Eindhoven, the Netherlands – Royal Philips Electronics (NYSE: PHG, AEX: PHI) today announced a major step forward in the development of a highly innovative digital silicon photomultiplier technology by scaling it from a single-pixel sensor to a fully integrated 64-pixel sensor with a sensing surface of over 10 square centimeters.
“Our digital silicon photomultiplier technology is fully scalable and opens the door to new applications in areas such as medical imaging and nuclear physics,” says Rob Ballizany, vice president of Philips and general manager of Philips Digital Photon Counting. “With this new technology, we intend to bring the digital revolution to any application where ultra-low light levels need to be measured.”
Capable of counting single photons (the basic quantum units of light) and detecting their arrival time with an accuracy of around 60 picoseconds, Philips’ new digital silicon photomultiplier technology will allow faster and more accurate photon counting in a wide range of applications where large-area ultra-low light detection is required. Details of Philips’ new prototype 64-pixel sensor will be presented for the first time at this year’s IEEE Nuclear Science Symposium and Medical Imaging Conference (October 30 - November 6, Knoxville, Tennessee, USA).
Applications where the scalability of the technology could be of major benefit include medical imaging (most notably Positron Emission Tomography - PET- imaging) and analytical instrumentation for the life-science industry. However, the technology has potential to be used in applications such as high energy particle detectors and safety & security systems.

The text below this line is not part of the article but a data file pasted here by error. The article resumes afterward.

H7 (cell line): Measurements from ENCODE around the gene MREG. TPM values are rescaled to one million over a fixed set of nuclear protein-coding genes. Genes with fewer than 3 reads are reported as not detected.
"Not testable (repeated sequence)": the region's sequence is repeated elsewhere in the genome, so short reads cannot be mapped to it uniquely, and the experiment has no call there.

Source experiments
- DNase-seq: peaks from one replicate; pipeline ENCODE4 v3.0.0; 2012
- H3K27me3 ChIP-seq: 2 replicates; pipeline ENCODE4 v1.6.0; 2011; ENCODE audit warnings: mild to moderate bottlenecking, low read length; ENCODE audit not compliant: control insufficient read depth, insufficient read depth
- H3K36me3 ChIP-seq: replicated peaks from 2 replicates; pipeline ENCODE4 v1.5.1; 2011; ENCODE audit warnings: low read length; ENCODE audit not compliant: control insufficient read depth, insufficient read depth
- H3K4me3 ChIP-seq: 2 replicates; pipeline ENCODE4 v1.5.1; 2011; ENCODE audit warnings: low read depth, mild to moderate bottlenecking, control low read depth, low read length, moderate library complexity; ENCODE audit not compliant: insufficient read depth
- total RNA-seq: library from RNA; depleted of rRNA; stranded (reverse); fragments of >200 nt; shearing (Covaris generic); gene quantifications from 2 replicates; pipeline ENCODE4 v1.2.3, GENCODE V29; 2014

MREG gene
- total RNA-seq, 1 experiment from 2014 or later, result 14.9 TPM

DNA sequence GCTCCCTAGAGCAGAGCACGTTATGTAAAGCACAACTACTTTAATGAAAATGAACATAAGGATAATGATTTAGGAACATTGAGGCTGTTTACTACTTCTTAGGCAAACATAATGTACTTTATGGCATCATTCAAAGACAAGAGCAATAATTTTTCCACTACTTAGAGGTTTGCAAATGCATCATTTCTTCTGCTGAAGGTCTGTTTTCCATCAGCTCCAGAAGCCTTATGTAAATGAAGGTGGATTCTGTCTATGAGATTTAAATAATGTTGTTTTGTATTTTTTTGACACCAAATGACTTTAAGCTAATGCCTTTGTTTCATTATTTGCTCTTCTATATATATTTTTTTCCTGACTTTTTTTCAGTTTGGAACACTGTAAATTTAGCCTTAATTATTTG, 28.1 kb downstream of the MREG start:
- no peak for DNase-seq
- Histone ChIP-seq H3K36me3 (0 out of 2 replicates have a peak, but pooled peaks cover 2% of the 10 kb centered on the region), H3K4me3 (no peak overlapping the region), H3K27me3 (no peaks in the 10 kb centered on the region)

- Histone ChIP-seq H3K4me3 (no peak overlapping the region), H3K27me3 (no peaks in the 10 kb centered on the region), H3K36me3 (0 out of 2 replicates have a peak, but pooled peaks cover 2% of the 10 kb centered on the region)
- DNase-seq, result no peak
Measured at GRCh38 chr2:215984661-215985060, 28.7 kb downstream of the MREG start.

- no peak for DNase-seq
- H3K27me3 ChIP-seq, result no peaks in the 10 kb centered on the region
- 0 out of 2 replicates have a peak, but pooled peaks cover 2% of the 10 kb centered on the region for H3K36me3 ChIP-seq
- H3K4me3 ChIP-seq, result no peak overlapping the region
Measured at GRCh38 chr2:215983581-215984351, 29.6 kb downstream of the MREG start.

"The digital SiPMs (Silicon PhotoMultipliers) from Philips use new concepts that make them very interesting for fast timing applications in particle and nuclear physics," says professor Michael Düren, Ph.D., of Giessen University, Giessen, Germany.
Featuring digital detection of photon-induced avalanche breakdown in each individual photodiode, together with on-chip photon counting and time-stamping logic that eliminates the bulky power-consuming A/D circuitry associated with existing analog silicon photomultipliers, Philips’ new digital silicon photomultiplier technology offers the ‘solid-state’ alternative to large-area sensors using photomultiplier tubes.
The Philips innovative digital silicon photomultiplier technology has an industry leading performance, in terms of its speed, light detection efficiency and dark count. Other important features of this new light detection technology include its robustness, low power consumption (the prototype 8 x 8 pixel array consumes less than 1 W), insensitivity to magnetic fields and very high level of integration in the optical detection and associated readout circuitry.
Philips is actively looking for partners in selected applications to fully exploit the market potential of its new digital silicon photomultiplier technology.